Moving to a new country can be scary. Here’s what you need to know!

Moving to a new country can be scary. Here’s what you need to know!

Moving to a western country is probably the dream of most people living in developing countries. While you can find many resources to help you with the immigration process, you might want to brace yourself for some other practical difficulties that others might not have warned you about.

Confused? Let’s clear that up, shall we?

In this blog, I will cover everything an immigrant should know before moving to a different country. Now I might not be an expert on this, but one of the perks of being a blogger is that I get to meet and talk to experts from various fields.

Charles Osuji is one such expert. Born and brought up in the Eastern part of Nigeria, now one of Canada’s Top 25 most influential lawyers, among other accolades, and the Managing Partner/CEO of Osuji & Smith Lawyers, one the fastest growing law firms in Calgary, Alberta And he opens up about the difficulties immigrants face and also gives some advice to people who want to move to a new country.

“Immigrants face a plethora of challenges upon relocation as moving to a new country is a hard reset on the life of a newcomer,” Osuji says. While the majority of the challenges are determined by a variety of factors, like the province of entry, family size, credentials evaluation and transferable skills, there are some struggles commonly shared by all skilled immigrants.

Moving to Canada can be scary. Here’s what you need to know!

Unemployment, Recertification, and the Job Market:

“Skilled immigrants to Canada continue to experience a high level of underemployment and unemployment. A lack of recognition of foreign credentials, requalification, language, and communication barriers are amongst the issues,” Osuji says.

New immigrants, who are skilled professionals with considerable years of foreign work experience, find it extremely difficult to break into the Canadian labour market and land their first job, as they are rarely given the opportunity for employment.

“This is a classic case of a chicken and egg situation,” he says. “If these new immigrants do not get a fair shot to showcase their transferable skills and abilities, then there is no other way to gain the Canadian work experience. It is a never-ending cycle, in my opinion, unless something is done about it,” he further adds.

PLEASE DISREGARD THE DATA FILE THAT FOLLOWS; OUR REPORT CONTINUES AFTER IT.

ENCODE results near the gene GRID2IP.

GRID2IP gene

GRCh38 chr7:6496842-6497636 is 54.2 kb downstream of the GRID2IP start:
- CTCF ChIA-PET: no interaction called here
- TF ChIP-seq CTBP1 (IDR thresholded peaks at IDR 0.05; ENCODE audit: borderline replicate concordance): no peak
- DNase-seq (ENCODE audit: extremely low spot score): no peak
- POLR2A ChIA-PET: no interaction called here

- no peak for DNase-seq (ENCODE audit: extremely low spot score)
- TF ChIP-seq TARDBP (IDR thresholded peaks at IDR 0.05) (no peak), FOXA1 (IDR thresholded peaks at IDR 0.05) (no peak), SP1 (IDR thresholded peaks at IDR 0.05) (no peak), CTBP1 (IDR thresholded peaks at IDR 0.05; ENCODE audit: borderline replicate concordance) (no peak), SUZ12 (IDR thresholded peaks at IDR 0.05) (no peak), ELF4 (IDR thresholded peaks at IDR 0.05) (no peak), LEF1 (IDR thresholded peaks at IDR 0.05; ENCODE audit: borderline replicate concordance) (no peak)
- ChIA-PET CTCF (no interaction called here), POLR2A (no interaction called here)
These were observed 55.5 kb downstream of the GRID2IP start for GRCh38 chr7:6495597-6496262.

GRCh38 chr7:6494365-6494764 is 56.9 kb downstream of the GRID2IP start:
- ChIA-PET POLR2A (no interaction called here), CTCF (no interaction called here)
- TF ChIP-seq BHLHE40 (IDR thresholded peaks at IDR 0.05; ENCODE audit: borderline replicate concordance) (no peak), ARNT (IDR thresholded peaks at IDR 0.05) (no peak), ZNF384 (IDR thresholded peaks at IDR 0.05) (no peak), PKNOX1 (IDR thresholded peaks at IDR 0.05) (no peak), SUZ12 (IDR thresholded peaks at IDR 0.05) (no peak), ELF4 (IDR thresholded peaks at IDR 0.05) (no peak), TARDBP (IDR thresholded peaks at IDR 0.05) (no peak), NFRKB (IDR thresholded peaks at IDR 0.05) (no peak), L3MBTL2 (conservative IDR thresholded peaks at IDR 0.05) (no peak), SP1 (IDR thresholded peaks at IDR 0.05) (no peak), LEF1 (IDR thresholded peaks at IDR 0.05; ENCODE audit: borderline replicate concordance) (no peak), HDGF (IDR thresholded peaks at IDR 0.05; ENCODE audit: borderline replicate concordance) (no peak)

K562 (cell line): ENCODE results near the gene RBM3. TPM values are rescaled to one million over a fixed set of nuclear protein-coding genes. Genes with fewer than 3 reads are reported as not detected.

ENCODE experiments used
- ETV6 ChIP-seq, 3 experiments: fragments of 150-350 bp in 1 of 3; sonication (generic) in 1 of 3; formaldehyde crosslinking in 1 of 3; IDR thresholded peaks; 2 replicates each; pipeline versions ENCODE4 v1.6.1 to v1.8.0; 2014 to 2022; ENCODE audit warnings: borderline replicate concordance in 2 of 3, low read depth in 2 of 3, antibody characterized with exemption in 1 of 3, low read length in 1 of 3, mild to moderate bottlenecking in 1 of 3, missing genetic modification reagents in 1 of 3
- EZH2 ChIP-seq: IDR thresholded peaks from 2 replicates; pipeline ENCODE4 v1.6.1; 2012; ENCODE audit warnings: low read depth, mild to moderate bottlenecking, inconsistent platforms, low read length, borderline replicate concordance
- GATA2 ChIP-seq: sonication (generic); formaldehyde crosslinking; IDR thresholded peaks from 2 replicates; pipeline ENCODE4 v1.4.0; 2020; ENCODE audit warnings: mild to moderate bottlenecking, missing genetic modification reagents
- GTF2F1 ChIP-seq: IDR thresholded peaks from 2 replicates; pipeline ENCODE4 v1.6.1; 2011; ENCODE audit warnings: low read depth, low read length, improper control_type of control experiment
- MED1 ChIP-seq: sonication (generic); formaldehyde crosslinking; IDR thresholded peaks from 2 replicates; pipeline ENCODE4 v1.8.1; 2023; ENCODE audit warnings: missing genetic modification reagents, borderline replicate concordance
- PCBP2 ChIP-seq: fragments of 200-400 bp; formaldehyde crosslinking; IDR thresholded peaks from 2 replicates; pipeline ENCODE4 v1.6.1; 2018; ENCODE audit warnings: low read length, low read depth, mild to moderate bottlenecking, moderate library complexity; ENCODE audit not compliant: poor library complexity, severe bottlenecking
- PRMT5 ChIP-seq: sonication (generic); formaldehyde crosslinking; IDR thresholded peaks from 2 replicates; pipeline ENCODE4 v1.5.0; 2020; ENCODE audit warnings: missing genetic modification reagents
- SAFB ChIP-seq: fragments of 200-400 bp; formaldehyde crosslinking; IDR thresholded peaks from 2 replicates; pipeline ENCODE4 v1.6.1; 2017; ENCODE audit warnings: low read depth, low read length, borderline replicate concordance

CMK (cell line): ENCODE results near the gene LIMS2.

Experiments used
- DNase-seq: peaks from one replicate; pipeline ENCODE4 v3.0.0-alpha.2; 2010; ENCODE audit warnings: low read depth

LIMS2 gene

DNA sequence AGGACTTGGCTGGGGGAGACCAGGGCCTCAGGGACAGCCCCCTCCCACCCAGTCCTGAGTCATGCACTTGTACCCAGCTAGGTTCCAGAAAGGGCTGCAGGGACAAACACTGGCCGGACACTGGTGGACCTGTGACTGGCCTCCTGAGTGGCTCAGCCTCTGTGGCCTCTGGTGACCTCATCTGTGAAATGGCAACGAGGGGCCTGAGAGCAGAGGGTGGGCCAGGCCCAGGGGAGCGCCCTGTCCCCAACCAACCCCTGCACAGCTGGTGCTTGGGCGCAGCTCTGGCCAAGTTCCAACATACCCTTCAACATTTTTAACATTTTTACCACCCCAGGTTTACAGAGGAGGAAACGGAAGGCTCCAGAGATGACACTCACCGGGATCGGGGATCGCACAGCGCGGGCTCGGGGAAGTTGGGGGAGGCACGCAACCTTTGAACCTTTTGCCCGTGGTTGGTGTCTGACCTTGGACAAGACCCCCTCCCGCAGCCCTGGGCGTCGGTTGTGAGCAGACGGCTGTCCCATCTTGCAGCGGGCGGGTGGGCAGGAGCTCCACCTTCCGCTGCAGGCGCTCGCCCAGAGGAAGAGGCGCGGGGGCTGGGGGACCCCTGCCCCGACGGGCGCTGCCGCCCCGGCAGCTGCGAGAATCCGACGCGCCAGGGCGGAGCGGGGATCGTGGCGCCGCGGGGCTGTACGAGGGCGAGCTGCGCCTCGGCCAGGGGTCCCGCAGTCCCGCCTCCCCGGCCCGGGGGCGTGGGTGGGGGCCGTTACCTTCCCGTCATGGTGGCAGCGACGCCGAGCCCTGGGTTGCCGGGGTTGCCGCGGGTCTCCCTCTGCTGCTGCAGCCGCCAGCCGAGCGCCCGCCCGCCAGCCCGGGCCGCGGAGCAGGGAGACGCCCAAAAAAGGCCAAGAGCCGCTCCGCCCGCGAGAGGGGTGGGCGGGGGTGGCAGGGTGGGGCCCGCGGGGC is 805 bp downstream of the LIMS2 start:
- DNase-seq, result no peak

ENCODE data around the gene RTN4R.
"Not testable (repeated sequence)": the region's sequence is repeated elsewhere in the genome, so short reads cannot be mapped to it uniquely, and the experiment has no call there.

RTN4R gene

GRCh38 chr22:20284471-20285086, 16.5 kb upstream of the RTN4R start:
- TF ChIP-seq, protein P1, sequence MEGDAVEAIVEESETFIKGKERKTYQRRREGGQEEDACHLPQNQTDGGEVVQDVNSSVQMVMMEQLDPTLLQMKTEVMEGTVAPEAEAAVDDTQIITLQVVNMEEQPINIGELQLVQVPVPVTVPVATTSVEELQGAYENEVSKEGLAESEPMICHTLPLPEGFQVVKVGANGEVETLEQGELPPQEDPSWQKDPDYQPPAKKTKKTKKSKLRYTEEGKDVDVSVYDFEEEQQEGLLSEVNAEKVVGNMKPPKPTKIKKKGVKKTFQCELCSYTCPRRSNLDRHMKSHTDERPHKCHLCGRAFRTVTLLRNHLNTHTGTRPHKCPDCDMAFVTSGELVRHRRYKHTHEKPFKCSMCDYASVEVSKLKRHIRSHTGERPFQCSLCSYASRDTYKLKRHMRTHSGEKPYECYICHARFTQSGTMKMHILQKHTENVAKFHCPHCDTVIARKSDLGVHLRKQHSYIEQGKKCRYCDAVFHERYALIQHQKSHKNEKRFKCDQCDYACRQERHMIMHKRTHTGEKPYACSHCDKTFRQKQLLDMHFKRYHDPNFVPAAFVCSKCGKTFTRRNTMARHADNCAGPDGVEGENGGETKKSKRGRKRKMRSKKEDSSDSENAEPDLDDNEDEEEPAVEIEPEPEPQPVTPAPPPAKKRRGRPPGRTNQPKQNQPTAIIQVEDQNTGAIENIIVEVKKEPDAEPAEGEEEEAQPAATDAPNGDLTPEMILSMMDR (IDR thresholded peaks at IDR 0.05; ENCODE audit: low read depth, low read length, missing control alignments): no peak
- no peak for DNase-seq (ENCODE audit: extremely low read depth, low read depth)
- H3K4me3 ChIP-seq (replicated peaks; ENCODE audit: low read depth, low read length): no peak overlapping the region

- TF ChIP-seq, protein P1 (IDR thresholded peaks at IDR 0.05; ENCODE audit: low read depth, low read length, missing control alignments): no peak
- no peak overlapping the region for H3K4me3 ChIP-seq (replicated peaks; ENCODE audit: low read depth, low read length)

Osuji feels that some sort of training or course should be established by the government to enlighten new immigrants about the expectation around the Canadian workplace.

“I was forced to take up other jobs outside the legal field while I processed and sat for the NCA examination. Those were truly challenging times, but determination and focus enabled me to pull through,” he says reminiscing about his past.

Later he realized that networking beyond one’s immediate circle (tribe) goes a long way towards breaking the barriers to employment. Mentorship also plays a key role.

Advice to immigrants:

  1. Have a plan, set a goal and be proactive. Research is the key. Consider your point of entry, opportunities, and cost of living in a province and the recertification process for professionals. These days, the process towards recertification can be done long before a new immigrant arrives in Canada. For instance, the NCA assessment and examination can be attempted online, outside Canada.
  2. Determine your transferable skill and, where applicable, be ready to rebrand yourself. Determine what you possess and how it can be best suited in your new country. Hiring decisions are largely based on what is known about you. Always remember that relocation is a learning process.
  3. Attitude is also vital, be ready to stoop to conquer. Be persistent because you cannot afford to fail, as you have come a long way. Step out of your comfort zone, do not be intimidated.
  4. Build on your existing network; have an online persona. Your LinkedIn profile must be up to date, as that is the starting point for most hiring managers.
  5. Be accessible. Visit the right places. In this Covid-19 era, have a virtual chat, join networking WebEx seminars and build your network from thereon. Connect to the right people as information is key for new immigrants. You are always auditing for your next role, whether you are conscious of it or not. Spread the word, expand your network, and be prepared.

Bottom Line:

Life is full of challenges. While we obviously cannot avoid them all, learning about these challenges beforehand can help you prepare for what’s to come. After all, the challenges are what make our life interesting.

Source: Three Best Rated